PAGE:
Image provided by: University of Nebraska-Lincoln Libraries, Lincoln, NE
About The daily Nebraskan. ([Lincoln, Neb.) 1901-current | View Entire Issue (March 10, 1976)
Wednesday, march 10, 1970
SUM tokos col boo to sfcd
By Ron Ru3
Nebraska is one of few itates with a state-wide higher
education program for persons unable to attend a college
Milton Hassel, dean of the State University of Nebraska
(SUN), said, "Despite the great number of higher educa
tion institutions in the United States, there are many
people at all age levels that cannot attend an institution
because of physical and health problems and full-time
The need for a delivery program that could respond
to this clientele was the beginning of the SUN concept,"
Working according to the theory that college courses
should be designed for presentation in an individual's
home through the use of media (television, newspapers,
.audio cassettes and visual printed material), a five-member
'committee appointed by NU President D.B. Varner con
ducted a study and came up with SUN, Hassel said.
The first SUN course was offered in October, 1974,
he said, and in the year and five months since, 2,719
Nebraskans have registered for SUN courses.
Initially, first-level accounting and psychology courses
were developed, Hassel said. Then courses in computer
sciences, economics, free-hand sketching, Nebraska
history, learning disabilities and consumer experiences
were added, he said.
College credit offered
All of these courses, except free-hand sketching, are
offered for college credit; Hassel said, and cost $20 a
SUN has received "a considerable amount of
attention" for its use of the media, which makes it
possible for students to complete courses without actually
attending a class, Hassel said.
Five SUN learning centers have been established in
Scottsbluff, Kearney, Lincoln, Omaha and' at Omaha's
Offut Air Force Base, he said.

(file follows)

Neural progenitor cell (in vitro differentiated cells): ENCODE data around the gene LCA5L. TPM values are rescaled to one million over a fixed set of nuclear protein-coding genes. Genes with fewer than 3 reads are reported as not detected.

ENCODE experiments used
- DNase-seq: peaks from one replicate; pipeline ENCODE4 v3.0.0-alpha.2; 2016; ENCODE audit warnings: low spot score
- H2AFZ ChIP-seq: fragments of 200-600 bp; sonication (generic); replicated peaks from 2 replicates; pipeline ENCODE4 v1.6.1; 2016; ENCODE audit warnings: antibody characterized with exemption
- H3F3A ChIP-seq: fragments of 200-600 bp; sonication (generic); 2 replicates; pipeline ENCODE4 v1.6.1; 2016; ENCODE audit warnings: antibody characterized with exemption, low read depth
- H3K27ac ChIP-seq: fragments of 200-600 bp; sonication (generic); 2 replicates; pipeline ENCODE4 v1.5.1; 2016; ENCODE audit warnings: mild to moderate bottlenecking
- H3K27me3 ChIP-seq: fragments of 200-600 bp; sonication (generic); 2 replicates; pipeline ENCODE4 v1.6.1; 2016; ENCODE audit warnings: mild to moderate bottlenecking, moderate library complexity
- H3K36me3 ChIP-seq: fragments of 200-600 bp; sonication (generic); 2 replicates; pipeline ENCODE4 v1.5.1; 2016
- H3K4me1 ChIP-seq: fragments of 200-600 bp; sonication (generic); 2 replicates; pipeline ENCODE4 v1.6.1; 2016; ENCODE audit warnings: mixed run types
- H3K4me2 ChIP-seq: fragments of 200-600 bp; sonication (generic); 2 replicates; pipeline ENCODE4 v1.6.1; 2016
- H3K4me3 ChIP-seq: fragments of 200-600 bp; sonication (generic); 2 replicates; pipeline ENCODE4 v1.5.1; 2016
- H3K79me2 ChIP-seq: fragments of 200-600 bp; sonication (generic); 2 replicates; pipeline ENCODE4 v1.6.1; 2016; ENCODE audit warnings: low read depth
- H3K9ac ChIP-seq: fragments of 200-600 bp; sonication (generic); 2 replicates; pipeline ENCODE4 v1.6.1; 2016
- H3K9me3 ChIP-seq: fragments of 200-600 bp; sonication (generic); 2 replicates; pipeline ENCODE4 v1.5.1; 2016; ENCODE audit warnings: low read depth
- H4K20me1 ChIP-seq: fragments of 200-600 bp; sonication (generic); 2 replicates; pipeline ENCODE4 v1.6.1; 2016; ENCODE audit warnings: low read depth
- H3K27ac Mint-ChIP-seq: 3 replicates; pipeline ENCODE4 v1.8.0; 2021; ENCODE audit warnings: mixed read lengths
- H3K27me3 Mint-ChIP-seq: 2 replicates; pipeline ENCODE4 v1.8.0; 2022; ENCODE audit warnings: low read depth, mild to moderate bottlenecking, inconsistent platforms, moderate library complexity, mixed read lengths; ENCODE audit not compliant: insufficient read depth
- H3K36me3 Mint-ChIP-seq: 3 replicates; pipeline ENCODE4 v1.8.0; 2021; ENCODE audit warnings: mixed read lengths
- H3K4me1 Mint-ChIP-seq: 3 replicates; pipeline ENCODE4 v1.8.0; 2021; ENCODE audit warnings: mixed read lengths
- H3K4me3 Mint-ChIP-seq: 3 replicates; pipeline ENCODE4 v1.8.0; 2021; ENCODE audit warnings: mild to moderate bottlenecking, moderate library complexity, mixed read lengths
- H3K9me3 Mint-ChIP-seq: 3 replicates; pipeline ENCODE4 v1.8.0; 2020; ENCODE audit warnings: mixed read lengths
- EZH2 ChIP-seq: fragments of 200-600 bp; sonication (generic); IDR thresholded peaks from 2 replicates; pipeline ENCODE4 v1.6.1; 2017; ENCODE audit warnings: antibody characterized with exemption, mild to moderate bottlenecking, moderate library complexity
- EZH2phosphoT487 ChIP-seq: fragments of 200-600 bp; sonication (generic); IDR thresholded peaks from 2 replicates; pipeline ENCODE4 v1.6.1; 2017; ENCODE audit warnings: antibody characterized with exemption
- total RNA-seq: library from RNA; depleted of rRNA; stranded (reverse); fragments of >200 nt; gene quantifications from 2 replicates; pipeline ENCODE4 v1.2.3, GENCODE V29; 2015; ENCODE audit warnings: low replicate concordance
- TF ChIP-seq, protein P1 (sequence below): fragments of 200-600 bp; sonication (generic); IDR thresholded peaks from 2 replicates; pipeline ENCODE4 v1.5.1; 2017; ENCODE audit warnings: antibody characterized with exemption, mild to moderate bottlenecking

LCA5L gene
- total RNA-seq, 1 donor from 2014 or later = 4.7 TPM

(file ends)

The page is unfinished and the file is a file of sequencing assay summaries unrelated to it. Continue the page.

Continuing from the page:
"All the instructional components of SUN can be
obtained at these centers" Hassel said. "Essentially, they
have all the video cassettes of the televised programs so a
student can see them as many times as he chooses or view
one he has missed."
Students enrolled in SUN are employed in 150
. different occupations, Hassel said, and the average age of
the SUN student is 37.
"One adult, 52-year-old, has finished 1 1 semester hours
through SUN," he said, "but most of the students have .
completed six to eight hours."
The program, which received its initial funding from
the National Institute of Education, now gets most of its
cn th5 mao
funds from tuition and a $ I CO XX) state allocation,
Hassel said. A Ford Foundation grant allows SUN to con
duct specific types of program evaluations, he added.
The University of l!id-America (UMA), which is an
offshoot of the design and production division cf SUN,
designs courses so they can be used in programs similar to
SUN at five other universities in the Dig 8, he said.
IITf A t Jjff I iMH
UMA coordinates the cffeiir? in the six czhTftL&s to
develop more diver:? and better programs, Hassel added.
The SUN concept is "probably patterned after the
Eritfch Open University in England," he said, but the Ne
braska version uses more television in its course offerings.
Te hope to u:e some of the courses from the CritiA
system in SUN," Hassel said.
As for the future of SUN, Hassel said, Te want to in
crease the currkufcm efferings-we want to offer &5ut
50 d'Statzt ccnes."
The need for
a delivery program
all ago levels
problems or a
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